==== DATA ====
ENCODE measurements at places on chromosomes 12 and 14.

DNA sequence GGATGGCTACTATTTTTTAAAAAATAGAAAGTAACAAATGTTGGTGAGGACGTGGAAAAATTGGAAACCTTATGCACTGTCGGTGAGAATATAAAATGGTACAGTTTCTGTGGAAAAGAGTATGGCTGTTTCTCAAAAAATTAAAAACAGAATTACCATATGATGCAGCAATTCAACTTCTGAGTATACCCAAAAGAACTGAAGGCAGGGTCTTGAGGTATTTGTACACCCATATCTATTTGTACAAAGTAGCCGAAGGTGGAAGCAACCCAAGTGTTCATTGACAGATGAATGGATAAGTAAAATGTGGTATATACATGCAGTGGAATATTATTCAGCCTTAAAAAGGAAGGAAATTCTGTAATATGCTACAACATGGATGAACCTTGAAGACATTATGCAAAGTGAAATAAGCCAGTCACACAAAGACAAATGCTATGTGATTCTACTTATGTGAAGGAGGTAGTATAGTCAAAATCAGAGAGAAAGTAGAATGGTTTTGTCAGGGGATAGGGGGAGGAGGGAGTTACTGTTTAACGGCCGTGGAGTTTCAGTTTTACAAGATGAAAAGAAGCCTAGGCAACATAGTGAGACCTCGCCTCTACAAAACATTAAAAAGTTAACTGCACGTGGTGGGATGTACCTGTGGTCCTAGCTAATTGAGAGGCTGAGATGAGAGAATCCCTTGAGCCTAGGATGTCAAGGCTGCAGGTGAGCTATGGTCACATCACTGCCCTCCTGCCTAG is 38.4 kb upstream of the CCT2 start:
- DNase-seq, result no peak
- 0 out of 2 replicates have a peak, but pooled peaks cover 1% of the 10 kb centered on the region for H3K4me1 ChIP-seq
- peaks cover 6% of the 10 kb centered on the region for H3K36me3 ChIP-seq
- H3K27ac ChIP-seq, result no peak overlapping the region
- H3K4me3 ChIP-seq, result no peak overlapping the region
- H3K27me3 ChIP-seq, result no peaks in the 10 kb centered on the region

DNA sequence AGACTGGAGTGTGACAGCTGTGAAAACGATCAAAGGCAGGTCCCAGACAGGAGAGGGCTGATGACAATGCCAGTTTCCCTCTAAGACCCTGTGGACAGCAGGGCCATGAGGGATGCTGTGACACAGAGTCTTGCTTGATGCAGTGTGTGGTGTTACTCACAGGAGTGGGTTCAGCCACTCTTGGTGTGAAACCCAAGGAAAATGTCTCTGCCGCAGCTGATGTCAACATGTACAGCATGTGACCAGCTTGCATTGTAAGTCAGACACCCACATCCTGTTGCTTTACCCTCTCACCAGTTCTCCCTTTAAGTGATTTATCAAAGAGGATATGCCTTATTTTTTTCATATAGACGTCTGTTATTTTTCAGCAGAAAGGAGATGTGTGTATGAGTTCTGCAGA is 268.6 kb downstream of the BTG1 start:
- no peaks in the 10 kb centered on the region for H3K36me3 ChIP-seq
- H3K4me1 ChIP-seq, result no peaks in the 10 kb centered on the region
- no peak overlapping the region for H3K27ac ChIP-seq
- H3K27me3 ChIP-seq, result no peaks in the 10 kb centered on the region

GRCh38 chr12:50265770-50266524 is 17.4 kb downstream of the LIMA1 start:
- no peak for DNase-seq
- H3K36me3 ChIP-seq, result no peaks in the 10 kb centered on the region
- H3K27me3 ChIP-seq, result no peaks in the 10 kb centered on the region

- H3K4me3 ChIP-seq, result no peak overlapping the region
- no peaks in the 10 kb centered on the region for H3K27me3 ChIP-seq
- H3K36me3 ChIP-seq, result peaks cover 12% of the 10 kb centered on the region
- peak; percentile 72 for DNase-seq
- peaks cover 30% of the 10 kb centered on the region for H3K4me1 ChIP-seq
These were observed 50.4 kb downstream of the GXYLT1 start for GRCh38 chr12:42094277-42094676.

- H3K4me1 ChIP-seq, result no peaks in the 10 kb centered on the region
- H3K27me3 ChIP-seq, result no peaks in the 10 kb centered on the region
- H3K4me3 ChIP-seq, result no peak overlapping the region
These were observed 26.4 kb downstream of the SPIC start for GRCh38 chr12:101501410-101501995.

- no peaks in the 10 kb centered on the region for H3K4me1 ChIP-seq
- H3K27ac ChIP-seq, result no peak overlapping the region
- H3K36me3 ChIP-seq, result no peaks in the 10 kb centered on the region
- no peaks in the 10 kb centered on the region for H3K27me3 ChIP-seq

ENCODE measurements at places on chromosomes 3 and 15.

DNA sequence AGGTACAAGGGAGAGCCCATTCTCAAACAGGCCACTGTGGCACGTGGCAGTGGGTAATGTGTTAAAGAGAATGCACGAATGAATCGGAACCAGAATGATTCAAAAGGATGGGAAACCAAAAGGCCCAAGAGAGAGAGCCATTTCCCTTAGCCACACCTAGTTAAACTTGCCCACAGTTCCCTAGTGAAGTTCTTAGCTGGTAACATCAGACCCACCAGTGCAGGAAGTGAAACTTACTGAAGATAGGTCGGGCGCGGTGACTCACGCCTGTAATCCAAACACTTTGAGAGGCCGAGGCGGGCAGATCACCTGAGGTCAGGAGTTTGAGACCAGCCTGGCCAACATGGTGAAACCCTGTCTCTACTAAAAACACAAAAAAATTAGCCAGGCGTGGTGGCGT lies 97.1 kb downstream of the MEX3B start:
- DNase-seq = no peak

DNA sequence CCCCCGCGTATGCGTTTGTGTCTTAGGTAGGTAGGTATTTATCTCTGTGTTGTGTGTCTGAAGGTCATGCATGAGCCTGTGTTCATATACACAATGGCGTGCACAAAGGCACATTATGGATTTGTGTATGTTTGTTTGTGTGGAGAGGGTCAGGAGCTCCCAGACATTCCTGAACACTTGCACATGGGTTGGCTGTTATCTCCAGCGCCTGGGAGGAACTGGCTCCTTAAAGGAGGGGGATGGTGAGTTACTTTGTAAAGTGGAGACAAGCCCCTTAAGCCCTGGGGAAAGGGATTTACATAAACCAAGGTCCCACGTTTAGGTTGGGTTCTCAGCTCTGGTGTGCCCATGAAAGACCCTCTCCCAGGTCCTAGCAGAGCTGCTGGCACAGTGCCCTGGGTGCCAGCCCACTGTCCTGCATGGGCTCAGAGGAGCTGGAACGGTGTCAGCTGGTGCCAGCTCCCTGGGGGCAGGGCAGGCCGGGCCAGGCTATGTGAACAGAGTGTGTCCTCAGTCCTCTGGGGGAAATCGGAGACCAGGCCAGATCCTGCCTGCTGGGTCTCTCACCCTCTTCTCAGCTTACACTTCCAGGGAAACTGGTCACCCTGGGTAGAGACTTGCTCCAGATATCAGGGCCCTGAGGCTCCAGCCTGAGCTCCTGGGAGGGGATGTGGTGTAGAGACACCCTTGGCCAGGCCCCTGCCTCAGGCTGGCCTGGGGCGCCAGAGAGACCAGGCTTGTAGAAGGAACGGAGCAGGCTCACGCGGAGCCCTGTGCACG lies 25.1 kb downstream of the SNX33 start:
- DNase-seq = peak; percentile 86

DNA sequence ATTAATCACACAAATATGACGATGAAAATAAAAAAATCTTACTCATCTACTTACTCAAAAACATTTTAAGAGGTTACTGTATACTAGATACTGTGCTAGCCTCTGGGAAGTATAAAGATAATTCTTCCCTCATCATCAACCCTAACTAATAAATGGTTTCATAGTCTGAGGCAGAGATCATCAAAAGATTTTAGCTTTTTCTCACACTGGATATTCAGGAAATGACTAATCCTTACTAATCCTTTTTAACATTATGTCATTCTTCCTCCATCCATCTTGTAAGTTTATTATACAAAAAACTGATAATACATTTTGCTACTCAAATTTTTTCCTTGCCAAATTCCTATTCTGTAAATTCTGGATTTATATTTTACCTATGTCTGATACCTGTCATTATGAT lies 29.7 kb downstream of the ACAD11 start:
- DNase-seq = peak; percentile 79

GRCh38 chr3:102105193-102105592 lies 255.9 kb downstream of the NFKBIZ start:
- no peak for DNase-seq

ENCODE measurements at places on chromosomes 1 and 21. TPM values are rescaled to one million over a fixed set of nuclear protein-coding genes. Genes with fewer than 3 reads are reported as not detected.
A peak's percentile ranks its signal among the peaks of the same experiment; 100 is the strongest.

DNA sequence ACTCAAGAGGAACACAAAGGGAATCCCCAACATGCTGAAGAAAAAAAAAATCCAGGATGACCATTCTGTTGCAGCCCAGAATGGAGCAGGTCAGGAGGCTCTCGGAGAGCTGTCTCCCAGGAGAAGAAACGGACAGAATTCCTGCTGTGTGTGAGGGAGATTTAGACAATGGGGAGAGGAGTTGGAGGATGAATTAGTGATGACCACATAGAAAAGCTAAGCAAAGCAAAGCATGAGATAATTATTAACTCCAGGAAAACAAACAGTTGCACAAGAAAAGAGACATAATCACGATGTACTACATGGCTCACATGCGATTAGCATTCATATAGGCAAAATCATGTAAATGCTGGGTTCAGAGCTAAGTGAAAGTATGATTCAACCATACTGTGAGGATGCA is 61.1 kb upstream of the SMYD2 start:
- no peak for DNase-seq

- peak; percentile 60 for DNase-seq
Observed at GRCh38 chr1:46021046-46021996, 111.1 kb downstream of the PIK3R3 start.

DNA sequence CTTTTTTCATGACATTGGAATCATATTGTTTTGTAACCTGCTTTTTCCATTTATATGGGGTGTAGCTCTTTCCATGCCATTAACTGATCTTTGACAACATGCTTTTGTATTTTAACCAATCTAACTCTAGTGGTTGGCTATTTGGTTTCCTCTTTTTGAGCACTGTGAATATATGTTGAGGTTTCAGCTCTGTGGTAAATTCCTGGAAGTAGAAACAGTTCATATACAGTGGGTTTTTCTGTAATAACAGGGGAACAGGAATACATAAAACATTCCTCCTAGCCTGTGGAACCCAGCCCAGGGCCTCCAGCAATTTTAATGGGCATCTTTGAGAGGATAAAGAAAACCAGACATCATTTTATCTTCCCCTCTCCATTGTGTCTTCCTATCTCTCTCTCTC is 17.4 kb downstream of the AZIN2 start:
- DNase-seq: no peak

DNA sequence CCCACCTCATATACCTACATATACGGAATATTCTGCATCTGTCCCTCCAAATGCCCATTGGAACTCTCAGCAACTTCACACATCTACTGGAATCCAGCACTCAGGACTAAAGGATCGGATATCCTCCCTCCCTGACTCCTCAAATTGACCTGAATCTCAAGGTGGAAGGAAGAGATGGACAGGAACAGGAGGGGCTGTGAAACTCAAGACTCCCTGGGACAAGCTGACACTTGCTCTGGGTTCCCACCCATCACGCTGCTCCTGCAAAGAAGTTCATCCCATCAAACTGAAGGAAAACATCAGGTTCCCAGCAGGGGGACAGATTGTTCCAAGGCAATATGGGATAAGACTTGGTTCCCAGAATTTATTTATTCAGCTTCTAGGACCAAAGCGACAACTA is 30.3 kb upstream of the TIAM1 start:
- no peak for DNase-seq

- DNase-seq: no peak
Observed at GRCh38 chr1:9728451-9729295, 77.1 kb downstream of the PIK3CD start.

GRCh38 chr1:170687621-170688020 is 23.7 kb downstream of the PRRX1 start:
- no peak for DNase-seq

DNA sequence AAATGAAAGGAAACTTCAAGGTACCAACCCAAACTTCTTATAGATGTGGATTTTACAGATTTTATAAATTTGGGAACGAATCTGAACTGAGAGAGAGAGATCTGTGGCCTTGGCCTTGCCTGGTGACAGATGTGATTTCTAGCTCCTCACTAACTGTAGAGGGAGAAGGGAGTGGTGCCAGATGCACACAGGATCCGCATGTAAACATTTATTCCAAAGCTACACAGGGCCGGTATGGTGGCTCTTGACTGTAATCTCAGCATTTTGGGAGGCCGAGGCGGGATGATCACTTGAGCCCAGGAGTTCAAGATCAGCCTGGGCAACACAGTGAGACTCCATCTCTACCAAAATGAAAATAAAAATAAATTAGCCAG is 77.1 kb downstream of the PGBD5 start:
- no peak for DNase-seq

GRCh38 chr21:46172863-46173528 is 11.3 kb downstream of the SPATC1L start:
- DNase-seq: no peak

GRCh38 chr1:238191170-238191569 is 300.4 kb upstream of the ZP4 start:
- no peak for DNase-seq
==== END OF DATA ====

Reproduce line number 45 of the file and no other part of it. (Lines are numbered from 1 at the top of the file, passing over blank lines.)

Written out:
- peak; percentile 60 for DNase-seq